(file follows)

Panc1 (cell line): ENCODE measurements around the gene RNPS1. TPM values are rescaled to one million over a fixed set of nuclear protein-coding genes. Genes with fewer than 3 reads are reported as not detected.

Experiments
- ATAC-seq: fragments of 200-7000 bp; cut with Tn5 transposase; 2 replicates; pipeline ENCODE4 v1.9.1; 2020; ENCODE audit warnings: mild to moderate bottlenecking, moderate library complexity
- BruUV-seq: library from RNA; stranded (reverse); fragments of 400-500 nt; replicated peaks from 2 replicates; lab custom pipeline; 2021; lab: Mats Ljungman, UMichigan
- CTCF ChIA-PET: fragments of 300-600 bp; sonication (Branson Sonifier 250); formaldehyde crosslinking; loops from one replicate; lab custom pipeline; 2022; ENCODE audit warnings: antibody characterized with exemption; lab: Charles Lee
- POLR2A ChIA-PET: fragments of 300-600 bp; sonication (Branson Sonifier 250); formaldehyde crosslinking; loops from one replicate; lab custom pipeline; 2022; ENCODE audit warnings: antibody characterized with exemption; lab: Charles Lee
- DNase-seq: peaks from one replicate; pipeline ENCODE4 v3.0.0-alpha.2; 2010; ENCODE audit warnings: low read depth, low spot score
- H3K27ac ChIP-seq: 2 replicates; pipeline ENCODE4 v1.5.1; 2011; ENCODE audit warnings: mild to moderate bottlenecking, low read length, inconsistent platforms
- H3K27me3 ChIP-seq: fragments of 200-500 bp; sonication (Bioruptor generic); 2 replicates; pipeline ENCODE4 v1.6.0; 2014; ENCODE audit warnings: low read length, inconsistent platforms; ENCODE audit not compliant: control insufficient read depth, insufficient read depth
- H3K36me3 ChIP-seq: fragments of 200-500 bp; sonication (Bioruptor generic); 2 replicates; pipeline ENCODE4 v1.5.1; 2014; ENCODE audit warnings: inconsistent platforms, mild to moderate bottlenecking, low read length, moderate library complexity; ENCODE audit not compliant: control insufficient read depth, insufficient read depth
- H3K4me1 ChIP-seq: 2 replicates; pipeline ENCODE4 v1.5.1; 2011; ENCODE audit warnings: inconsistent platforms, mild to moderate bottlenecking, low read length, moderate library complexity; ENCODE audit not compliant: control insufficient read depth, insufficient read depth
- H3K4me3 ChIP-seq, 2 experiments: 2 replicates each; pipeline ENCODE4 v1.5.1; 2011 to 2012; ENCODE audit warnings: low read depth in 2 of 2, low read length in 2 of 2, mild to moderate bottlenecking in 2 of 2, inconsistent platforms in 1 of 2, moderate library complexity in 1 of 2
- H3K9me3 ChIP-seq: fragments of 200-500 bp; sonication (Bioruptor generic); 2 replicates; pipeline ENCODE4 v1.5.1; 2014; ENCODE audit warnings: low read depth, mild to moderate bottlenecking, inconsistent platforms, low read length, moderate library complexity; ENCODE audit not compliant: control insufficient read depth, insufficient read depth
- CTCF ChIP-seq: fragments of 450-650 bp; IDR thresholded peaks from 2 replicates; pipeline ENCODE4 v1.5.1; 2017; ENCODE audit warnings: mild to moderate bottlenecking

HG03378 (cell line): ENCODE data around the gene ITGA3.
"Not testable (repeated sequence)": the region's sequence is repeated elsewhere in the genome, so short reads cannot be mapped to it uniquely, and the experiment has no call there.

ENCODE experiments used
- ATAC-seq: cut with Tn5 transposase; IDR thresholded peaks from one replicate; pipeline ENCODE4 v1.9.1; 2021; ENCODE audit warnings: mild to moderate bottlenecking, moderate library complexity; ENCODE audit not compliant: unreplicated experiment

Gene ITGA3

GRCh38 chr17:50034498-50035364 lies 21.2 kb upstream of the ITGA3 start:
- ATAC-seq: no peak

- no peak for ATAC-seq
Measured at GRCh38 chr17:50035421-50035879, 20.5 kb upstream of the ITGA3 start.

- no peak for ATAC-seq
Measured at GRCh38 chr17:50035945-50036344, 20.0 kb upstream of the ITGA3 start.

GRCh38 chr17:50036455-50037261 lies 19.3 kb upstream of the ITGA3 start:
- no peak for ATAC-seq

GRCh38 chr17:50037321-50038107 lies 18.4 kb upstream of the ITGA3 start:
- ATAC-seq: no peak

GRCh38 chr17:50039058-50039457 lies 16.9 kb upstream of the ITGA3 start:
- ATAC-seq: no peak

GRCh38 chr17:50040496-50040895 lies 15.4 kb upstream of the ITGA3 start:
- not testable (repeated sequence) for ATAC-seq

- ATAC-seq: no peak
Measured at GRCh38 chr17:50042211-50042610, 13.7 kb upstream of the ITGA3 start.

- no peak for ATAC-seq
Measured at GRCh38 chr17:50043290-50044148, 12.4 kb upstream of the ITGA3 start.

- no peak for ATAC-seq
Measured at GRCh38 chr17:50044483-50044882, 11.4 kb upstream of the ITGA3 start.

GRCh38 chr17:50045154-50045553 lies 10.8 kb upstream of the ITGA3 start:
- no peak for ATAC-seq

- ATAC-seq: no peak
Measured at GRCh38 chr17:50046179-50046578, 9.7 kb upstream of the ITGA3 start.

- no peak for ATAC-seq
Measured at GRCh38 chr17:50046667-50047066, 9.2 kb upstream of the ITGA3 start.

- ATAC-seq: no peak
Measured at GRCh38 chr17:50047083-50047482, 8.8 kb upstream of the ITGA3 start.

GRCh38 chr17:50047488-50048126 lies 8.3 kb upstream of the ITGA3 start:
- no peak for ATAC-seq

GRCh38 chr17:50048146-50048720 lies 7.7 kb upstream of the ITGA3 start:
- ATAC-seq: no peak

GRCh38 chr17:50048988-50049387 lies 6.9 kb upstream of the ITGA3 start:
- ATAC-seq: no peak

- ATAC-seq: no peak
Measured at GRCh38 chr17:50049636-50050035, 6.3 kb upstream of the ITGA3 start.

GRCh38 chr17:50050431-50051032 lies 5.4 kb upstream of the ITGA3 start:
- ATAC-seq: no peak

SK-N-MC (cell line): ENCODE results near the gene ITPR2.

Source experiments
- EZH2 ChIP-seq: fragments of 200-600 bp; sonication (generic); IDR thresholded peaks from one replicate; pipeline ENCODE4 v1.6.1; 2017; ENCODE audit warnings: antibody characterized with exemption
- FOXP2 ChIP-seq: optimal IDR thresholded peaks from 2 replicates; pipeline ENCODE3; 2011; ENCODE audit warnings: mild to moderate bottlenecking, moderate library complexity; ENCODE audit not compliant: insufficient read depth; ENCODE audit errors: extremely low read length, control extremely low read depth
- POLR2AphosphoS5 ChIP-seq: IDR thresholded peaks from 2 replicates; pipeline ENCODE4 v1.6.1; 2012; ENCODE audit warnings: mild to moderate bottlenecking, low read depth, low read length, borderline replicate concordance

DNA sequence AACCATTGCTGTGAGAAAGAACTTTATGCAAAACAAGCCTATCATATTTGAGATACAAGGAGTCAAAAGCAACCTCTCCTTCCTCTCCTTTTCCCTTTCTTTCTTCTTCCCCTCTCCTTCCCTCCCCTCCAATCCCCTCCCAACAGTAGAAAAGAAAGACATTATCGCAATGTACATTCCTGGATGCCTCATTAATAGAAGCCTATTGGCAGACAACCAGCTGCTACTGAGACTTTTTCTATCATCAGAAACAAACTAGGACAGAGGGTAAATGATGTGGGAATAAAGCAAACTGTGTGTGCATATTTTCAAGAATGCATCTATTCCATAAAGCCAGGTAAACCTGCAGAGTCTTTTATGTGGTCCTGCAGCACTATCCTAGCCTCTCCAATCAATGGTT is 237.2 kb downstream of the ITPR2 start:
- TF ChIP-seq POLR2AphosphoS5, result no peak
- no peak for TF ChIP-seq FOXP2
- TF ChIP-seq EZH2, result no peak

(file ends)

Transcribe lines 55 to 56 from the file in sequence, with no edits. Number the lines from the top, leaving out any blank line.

Measured at GRCh38 chr17:50049636-50050035, 6.3 kb upstream of the ITGA3 start.

GRCh38 chr17:50050431-50051032 lies 5.4 kb upstream of the ITGA3 start: